It is now more important than ever to carefully consider tax implications when disposing of Australian residential property (real estate) as a foreign resident. Over the last 6 years Australia has introduced new capital gains tax rules for foreign residents.
In this article, we consider the potential tax consequences of selling Australian residential property as a resident of the UK. The article is split into two segments:
1. Australian tax implications, and
2. UK tax implications.
Please note, the article below is a brief summary of tax legislation in both the UK and Australia. If you are planning to dispose of Australian property as a foreign resident, it is recommended that you seek professional advice specific to your situation and not rely solely on this article.
Australian Capital Gains Tax Implications
In Australia there are two capital gain tax (CGT) reliefs commonly utilised when disposing of residential property.
The first is the ‘main residence exemption’. The main residence exemption means there will generally be no tax liability upon sale of your main residence. Where the dwelling was your main residence for only part of the ownership, the full exemption is proportioned according to the number of days it was not your main residence. Please note, the exemption will remain available where the main residence was vacated and not rented out (and no other main residence election was made).
However, since 30 June 2020 foreign residents who have sold property have no longer been able to benefit from the exemption, unless they have satisfied the requirements of the life events test, covered below.
In order to qualify for the ‘life events test’, both of the following must be true:
- You were foreign resident for tax purposes for a continuous period of 6 years or less
- During that period, one of the following occurred:
– you, your spouse or your child under 18 had a terminal medical condition
– your spouse or your child under 18 died
– the CGT event happened because of a formal agreement following the breakdown of your marriage or relationship.
The second frequently utilised capital gains tax relief in Australia is the capital gains tax discount. When you sell or disposes of an asset, you can usually reduce the capital gain by 50% if you owned the asset for at least 12 months.
As with the main residence exemption however, the capital gains discount has now been removed for foreign residents who acquired assets after 8 May 2012.
Where foreign residents either acquired the asset on or before 8 May 2012 or had a period of Australian residency after 8 May 2012, they may apply the discount to part of their capital gain. The discount is then calculated using the ATO worksheet, attached here.
Upon disposing of Australian property and once the capital gains tax calculation has been finalised, foreign residents are liable to tax on their capital gain at a rate of 32.5%.
UK Capital Gains Tax Implications
As a resident of the UK you are normally liable to UK tax on your worldwide income and gains arising in the tax year, this is known as the arising basis of taxation. Therefore, your Australian residential property gain will normally be taxable in the UK.
Until 05 April 2023 the UK capital gains tax allowance is £12,300. However, from 6 April 2023 this is reduced to £6,000 and then again to £3,000 from 6 April 2024. Any taxable gain over the relevant allowance will be liable to residential capital gains tax rates, currently standing at 18% and 28% (depending on the size of the gain and marginal rate of income). Unlike the new rulings for foreign residents in Australia, the proportion of the gain which relates to the period of time where the property was your main residence will be exempt from the UK taxation. This is known as principal private residence relief (PPR relief).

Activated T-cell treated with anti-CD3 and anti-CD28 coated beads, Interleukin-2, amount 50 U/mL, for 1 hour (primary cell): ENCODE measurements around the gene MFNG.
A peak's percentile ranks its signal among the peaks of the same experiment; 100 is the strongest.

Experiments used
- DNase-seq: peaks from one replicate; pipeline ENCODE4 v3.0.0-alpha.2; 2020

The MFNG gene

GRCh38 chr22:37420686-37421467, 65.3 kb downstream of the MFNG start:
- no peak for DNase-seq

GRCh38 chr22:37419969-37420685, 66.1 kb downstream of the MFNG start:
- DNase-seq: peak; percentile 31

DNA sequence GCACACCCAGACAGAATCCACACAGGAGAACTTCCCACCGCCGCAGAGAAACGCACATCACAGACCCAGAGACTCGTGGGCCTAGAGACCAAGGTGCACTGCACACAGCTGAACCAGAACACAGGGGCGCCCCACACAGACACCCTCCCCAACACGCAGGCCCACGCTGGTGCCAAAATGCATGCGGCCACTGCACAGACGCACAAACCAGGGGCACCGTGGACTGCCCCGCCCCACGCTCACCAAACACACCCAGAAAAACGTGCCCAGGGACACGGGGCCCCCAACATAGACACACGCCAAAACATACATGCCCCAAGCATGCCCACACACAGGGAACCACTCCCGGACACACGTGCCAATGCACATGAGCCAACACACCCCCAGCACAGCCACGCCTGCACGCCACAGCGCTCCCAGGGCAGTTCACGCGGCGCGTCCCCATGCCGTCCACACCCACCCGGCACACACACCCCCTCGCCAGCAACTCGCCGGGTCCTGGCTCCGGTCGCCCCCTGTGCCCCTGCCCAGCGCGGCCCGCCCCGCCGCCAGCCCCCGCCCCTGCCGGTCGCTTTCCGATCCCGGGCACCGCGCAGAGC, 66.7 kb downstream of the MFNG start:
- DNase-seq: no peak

However, where you are resident but non-domiciled in the UK, you can elect to be taxed in the UK on your UK income and gains alone, and pay UK tax on foreign income and gains only if these are remitted (brought) to the UK. This is known as the remittance basis of taxation. Electing to use the remittance basis however, means the loss of your tax-free personal allowances and capital gains tax exempt amount for the year the election is made. In many scenarios, the individual is selling the Australian property in order to purchase property in the UK. In this instance the capital gain would be remitted to the UK and thus UK capital gains tax would apply. Therefore, if you are entitled to use the remittance basis, it is important to calculate the most tax efficient method of taxation.
Where you are taxed on an arising basis (worldwide income) and you’ve paid tax in Australia on your Australian property gain, you may be entitled to a UK foreign tax credit.
Where a ‘UK resident’ has property gain from Australia, the Australia-UK double tax treaty in principle becomes relevant. However, it generally has no impact on the application of domestic law in Australia or the UK.
As evident above, ongoing changes to the rules for foreign residents selling Australian property means it is now crucial to understand the tax implications of disposing Australian property, particularly whilst resident of the UK.
If you require any advice or assistance with UK or Australian capital gains tax, we are here to help. Simply send us an email at the address below or fill in our contact form to arrange a free initial consultation.
Sheltons Accountants (London and Sydney)